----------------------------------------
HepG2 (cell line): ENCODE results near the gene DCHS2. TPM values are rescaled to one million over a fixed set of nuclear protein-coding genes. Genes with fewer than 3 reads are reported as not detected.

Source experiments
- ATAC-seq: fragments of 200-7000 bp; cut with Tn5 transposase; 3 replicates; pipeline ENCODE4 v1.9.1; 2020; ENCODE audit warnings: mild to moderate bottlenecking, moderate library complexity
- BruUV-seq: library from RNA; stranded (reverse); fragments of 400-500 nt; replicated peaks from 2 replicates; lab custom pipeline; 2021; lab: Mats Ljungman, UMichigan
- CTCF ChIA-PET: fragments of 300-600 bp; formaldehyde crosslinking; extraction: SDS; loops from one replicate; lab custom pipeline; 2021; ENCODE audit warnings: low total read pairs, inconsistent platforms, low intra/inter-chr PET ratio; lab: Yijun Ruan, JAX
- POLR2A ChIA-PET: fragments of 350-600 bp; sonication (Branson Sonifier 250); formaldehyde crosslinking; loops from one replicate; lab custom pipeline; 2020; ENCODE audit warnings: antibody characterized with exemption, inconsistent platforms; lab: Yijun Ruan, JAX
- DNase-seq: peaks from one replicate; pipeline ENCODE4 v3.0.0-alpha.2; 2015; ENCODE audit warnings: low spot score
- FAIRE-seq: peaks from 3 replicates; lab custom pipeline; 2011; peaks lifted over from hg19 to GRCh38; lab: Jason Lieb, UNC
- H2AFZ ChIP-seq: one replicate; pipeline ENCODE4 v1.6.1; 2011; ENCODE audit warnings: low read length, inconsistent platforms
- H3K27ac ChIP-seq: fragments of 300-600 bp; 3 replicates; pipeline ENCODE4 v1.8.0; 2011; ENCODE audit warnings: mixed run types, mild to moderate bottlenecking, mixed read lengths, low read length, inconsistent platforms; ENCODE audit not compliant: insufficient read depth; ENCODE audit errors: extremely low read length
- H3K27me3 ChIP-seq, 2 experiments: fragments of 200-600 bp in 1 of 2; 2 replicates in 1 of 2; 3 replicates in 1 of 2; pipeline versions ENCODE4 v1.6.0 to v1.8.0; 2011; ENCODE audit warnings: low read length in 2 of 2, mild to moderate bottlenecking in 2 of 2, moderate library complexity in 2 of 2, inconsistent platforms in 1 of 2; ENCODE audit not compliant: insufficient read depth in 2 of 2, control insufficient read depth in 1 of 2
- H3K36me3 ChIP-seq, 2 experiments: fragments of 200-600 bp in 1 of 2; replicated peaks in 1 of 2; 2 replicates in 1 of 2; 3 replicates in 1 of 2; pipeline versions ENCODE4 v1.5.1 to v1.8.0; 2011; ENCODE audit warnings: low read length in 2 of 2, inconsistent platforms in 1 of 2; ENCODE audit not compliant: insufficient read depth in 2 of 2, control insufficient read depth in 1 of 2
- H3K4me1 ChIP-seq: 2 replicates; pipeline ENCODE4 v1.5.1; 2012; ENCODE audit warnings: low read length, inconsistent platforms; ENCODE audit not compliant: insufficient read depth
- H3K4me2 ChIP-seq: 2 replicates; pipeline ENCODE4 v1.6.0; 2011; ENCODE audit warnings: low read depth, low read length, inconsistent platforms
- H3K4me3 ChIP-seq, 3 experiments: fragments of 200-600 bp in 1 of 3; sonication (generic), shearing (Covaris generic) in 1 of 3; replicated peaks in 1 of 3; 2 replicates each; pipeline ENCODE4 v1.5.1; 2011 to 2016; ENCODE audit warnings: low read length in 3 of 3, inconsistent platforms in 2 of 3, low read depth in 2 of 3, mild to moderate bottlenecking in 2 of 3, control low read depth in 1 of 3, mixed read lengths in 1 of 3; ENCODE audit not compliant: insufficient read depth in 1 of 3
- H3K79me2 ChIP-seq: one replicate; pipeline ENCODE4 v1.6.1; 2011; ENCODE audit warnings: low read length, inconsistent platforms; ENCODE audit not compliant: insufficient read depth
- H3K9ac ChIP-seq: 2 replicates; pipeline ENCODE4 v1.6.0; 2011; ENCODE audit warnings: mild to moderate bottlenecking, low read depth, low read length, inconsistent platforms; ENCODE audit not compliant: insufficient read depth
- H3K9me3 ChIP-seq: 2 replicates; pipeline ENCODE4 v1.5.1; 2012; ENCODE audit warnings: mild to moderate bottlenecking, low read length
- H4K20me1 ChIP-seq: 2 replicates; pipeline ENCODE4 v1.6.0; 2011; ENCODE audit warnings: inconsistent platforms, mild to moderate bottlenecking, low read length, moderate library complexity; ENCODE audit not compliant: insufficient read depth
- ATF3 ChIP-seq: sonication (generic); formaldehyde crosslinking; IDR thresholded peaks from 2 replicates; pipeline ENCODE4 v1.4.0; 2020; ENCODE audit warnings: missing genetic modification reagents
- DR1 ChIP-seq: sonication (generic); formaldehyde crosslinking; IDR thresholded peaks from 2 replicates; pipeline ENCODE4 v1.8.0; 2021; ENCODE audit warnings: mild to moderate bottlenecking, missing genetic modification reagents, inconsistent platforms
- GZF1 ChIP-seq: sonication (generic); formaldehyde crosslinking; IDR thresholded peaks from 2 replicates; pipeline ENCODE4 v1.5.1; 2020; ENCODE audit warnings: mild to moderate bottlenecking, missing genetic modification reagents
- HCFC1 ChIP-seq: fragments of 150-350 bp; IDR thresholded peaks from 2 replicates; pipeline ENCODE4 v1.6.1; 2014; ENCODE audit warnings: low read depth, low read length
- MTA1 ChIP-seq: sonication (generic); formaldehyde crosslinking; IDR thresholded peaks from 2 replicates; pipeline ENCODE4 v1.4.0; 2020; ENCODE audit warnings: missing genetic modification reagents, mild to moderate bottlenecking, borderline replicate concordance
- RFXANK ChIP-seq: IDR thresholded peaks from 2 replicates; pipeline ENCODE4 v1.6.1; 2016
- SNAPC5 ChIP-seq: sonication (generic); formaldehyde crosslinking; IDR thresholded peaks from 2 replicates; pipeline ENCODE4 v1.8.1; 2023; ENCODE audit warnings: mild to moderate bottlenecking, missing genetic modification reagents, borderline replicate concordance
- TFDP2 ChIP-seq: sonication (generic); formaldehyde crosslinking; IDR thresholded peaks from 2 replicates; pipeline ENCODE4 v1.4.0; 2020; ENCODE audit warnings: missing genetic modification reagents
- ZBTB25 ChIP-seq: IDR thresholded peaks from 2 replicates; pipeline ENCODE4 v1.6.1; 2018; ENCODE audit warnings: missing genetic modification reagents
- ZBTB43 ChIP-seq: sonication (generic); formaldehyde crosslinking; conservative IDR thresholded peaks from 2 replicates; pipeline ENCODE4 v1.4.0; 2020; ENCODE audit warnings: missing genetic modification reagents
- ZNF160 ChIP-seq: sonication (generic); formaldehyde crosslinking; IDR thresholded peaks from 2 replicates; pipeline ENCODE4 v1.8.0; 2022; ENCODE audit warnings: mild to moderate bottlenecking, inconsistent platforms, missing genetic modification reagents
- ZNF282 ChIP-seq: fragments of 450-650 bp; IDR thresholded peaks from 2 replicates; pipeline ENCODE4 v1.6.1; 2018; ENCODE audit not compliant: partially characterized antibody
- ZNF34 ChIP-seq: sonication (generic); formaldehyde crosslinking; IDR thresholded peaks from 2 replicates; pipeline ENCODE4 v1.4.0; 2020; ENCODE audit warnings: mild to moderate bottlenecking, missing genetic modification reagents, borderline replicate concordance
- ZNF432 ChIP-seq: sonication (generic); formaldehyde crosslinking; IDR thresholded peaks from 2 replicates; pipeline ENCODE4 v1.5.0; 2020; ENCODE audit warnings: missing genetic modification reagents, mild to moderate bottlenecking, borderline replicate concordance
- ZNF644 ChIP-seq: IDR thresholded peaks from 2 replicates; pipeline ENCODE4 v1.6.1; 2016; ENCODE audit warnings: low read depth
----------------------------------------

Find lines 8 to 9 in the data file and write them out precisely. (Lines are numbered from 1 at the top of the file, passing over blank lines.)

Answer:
- FAIRE-seq: peaks from 3 replicates; lab custom pipeline; 2011; peaks lifted over from hg19 to GRCh38; lab: Jason Lieb, UNC
- H2AFZ ChIP-seq: one replicate; pipeline ENCODE4 v1.6.1; 2011; ENCODE audit warnings: low read length, inconsistent platforms